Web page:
The website and book Sad Topographies teaches us that our planet is home to some unusually-named places, like Gloomy Lake in Ontario, Divorce Beach in Mexico, New Jersey’s Shades of Death Road (!) and a spot in Washington state known as Point No Point. Plus: the annual World Santa Claus Congress is getting underway in Denmark. Watch for some serious Santa-to-Santa networking.
21 Of The Saddest Places On Earth From Instagram’s sadtopographies (Brilliant Maps)
Shades of Death Road (Weird NJ)
Washington State’s bummer place names, mapped (Curbed Seattle)
Anybody up for a day trip to Gloomy Lake? Shaggy? Scooby? Anyone?
As a map and geography geek, I’m a big fan of the site Brilliant Maps, which posts exactly what its name suggests. And last week Brilliant Maps paid tribute to another wonderful site, Sad Topographies.
Because, as the maps on that site teach us, our planet has places like Gloomy Lake in Ontario, Divorce Beach in Mexico or New Jersey’s Shades of Death Road.
As the Sad Topographies book explains, not all of these names are as unpleasant as they sound. Many of them, in fact, got their names from the experiences of the people who named them.
Mistake Mountain and Wrong Peak got their names because the climbers thought they were standing on other summits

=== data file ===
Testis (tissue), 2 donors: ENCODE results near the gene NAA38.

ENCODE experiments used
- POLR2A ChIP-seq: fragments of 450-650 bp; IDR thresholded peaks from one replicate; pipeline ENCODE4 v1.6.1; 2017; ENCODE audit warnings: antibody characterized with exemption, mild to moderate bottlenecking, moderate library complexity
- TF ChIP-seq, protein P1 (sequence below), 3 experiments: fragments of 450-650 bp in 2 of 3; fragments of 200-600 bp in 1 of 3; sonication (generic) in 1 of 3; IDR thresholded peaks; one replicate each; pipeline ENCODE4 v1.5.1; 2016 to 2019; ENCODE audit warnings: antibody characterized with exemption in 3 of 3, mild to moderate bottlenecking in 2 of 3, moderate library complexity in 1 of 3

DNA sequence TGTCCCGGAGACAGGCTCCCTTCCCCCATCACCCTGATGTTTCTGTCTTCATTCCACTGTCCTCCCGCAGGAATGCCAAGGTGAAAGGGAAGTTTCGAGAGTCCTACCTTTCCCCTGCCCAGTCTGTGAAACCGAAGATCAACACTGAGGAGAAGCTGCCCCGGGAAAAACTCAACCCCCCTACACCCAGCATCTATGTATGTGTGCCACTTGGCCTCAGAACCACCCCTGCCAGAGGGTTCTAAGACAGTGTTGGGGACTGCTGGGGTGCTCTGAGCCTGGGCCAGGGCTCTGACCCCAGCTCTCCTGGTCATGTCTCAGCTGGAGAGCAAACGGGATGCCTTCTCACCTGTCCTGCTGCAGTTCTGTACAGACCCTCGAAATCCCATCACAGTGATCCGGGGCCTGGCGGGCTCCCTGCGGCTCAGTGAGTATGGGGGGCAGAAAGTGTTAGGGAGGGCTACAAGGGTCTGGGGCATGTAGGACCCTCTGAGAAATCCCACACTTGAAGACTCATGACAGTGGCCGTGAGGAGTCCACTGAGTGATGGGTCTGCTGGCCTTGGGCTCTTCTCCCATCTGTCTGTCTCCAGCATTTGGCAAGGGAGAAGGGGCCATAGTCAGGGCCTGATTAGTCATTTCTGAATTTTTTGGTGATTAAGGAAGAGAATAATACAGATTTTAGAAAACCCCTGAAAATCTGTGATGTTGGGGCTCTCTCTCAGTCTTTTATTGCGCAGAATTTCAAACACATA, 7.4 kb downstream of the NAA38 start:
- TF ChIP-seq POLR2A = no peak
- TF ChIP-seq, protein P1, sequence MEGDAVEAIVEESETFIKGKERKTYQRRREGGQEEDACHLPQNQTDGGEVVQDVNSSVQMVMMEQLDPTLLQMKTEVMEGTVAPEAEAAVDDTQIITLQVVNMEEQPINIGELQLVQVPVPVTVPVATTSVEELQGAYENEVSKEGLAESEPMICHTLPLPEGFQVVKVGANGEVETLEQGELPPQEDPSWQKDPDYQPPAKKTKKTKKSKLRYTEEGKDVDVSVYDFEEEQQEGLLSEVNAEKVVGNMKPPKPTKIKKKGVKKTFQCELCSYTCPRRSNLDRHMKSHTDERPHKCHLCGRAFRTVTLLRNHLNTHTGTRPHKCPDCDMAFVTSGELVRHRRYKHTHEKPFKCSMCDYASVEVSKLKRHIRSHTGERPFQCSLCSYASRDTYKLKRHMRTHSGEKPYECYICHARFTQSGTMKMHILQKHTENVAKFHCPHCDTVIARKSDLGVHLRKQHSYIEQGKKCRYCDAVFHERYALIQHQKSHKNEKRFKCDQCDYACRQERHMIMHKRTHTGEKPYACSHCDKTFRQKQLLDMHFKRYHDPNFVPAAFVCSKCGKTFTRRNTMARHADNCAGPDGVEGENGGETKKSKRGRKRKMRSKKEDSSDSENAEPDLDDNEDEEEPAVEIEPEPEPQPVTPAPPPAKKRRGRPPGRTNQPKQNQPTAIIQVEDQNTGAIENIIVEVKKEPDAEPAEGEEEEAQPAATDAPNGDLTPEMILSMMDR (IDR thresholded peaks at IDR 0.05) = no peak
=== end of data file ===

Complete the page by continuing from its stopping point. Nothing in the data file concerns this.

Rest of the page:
A British navy captain named one spot Dinner Island because he and his crew ate dinner there.
And then there’s the spot in Washington state’s Kitsap County, which Native Americans originally named Hahd-skus, meaning “long nose.”
A white man that was part of a US expedition in the area expected to find the outcropping come to a sharp point, only to find the land at the end of the space to be round and smooth.
And so, he named that point of land Point No Point.
In other words, the stories of how these names came into being, a field called toponymy, can tell you whether a place like Disappointment Island in New Zealand is actually a disappointment.
If places with depressing names aren’t your thing, there’s an event getting underway today at an amusement park in Denmark that might be for you: the annual World Santa Claus Congress. Santas from all over the place get together for parades, boat trips, competitions and some serious Santa-to-Santa networking.